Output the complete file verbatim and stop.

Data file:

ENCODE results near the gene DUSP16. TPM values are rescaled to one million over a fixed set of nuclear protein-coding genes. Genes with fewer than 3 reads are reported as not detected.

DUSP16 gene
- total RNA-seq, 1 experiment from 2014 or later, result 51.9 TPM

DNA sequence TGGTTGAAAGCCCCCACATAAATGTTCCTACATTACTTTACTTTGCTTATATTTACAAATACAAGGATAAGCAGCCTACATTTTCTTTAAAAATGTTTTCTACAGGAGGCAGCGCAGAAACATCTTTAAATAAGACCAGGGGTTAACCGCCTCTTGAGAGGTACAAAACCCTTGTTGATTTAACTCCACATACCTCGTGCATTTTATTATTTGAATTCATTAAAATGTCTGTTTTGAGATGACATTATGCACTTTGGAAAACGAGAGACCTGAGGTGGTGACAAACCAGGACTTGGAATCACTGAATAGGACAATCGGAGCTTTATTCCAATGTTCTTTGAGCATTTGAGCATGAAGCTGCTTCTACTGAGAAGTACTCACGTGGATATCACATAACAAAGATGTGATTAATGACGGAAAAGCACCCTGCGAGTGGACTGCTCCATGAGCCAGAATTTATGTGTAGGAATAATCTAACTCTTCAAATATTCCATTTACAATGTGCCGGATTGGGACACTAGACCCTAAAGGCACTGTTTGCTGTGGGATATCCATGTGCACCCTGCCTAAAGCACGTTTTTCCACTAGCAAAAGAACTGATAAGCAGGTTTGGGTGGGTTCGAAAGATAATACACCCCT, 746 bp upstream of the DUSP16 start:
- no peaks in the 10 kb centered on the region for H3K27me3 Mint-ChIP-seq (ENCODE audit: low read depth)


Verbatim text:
ENCODE results near the gene DUSP16. TPM values are rescaled to one million over a fixed set of nuclear protein-coding genes. Genes with fewer than 3 reads are reported as not detected.

DUSP16 gene
- total RNA-seq, 1 experiment from 2014 or later, result 51.9 TPM

DNA sequence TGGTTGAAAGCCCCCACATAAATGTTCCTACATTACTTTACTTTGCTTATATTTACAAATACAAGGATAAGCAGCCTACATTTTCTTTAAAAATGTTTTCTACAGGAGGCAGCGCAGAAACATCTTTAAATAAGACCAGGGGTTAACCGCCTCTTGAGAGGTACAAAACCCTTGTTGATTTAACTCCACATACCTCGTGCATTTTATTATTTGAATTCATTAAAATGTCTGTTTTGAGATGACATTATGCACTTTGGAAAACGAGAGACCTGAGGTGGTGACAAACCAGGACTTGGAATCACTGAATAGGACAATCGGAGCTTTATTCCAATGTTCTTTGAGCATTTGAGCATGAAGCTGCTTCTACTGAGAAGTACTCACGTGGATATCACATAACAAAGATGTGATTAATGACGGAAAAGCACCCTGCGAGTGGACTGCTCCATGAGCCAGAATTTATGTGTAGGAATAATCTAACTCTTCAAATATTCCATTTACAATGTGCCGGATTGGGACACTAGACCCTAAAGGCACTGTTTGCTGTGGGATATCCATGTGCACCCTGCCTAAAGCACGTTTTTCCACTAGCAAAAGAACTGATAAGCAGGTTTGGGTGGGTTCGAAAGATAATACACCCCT, 746 bp upstream of the DUSP16 start:
- no peaks in the 10 kb centered on the region for H3K27me3 Mint-ChIP-seq (ENCODE audit: low read depth)